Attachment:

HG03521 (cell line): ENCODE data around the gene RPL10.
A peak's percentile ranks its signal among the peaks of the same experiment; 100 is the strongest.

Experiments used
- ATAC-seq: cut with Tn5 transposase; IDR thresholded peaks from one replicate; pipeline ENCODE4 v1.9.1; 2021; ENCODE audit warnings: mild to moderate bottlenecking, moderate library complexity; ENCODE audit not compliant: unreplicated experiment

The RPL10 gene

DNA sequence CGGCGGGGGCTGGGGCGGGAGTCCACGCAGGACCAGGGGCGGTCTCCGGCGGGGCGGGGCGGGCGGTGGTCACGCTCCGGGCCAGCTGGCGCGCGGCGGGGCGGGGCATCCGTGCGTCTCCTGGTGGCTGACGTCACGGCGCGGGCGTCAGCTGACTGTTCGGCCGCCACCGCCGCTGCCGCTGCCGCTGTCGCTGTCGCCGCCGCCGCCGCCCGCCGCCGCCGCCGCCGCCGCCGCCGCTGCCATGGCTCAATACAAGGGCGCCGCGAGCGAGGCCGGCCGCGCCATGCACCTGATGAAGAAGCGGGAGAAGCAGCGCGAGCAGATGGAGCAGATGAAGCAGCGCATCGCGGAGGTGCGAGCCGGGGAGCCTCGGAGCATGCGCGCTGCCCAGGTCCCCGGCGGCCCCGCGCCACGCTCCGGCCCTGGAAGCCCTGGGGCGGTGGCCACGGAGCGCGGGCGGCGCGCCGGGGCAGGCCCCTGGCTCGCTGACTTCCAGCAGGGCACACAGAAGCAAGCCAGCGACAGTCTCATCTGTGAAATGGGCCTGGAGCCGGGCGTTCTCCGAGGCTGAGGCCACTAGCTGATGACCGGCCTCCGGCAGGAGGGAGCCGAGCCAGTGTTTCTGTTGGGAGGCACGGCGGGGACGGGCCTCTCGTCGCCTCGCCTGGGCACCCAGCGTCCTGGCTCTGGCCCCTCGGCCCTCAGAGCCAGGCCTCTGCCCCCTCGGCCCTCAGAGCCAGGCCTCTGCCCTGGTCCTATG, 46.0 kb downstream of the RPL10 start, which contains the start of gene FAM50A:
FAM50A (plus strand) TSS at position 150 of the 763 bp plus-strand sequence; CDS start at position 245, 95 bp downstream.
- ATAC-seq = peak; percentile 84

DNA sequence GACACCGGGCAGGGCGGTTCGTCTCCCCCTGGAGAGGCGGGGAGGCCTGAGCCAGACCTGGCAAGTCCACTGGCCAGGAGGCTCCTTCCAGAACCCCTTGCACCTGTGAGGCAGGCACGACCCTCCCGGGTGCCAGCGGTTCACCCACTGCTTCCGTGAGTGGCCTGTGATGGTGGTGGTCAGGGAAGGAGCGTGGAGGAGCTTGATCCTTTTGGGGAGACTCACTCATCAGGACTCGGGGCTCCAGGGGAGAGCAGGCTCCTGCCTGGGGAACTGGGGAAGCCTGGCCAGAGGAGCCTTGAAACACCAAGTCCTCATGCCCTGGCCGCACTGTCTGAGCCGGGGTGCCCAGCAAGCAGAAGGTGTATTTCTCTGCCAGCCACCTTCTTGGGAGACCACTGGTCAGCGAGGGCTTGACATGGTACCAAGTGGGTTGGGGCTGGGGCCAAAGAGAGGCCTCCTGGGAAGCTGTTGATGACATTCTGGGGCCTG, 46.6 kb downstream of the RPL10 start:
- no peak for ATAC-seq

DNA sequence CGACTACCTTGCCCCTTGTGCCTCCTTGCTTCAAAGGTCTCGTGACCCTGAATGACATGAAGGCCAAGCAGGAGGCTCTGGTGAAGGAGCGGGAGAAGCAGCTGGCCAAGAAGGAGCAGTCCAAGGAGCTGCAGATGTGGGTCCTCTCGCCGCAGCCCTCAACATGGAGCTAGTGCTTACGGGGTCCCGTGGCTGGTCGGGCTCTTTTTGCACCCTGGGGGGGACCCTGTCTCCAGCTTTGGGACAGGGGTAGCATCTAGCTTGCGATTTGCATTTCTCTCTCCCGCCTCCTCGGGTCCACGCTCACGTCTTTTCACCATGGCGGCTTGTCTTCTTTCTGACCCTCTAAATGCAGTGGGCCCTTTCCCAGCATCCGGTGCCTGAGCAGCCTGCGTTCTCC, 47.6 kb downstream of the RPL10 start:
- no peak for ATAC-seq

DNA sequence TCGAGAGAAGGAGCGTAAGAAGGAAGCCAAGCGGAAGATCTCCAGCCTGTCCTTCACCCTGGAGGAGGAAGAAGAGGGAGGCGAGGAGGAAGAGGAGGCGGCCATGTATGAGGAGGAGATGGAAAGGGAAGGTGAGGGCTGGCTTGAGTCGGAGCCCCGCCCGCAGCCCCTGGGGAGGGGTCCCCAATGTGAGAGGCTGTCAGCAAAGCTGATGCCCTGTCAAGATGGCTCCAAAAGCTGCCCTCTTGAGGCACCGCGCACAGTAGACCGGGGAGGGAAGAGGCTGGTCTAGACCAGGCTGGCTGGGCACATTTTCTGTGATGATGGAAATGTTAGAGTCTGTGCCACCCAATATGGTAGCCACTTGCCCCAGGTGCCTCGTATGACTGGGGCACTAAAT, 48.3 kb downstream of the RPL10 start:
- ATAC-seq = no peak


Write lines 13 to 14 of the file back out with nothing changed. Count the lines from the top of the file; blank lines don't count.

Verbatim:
DNA sequence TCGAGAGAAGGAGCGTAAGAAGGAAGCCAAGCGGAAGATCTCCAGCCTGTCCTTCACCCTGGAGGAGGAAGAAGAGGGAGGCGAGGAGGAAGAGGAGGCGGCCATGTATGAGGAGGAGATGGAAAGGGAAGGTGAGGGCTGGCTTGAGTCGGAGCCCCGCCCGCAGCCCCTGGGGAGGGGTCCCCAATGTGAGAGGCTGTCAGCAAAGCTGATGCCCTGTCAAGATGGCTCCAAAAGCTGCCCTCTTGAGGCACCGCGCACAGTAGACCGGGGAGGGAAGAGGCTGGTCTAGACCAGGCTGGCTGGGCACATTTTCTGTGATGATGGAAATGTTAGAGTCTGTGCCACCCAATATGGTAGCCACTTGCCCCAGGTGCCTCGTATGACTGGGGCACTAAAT, 48.3 kb downstream of the RPL10 start:
- ATAC-seq = no peak